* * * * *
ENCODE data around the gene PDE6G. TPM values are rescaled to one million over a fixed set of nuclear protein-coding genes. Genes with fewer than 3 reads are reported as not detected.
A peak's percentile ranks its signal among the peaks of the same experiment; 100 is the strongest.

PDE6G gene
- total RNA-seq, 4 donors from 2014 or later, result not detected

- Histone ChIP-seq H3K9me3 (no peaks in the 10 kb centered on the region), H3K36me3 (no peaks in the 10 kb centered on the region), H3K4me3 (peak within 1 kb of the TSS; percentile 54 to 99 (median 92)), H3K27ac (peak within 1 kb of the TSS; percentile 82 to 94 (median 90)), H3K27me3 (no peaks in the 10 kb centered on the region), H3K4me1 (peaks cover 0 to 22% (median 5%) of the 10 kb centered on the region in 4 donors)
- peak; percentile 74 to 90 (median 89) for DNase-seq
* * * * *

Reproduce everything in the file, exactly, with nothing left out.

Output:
ENCODE data around the gene PDE6G. TPM values are rescaled to one million over a fixed set of nuclear protein-coding genes. Genes with fewer than 3 reads are reported as not detected.
A peak's percentile ranks its signal among the peaks of the same experiment; 100 is the strongest.

PDE6G gene
- total RNA-seq, 4 donors from 2014 or later, result not detected

- Histone ChIP-seq H3K9me3 (no peaks in the 10 kb centered on the region), H3K36me3 (no peaks in the 10 kb centered on the region), H3K4me3 (peak within 1 kb of the TSS; percentile 54 to 99 (median 92)), H3K27ac (peak within 1 kb of the TSS; percentile 82 to 94 (median 90)), H3K27me3 (no peaks in the 10 kb centered on the region), H3K4me1 (peaks cover 0 to 22% (median 5%) of the 10 kb centered on the region in 4 donors)
- peak; percentile 74 to 90 (median 89) for DNase-seq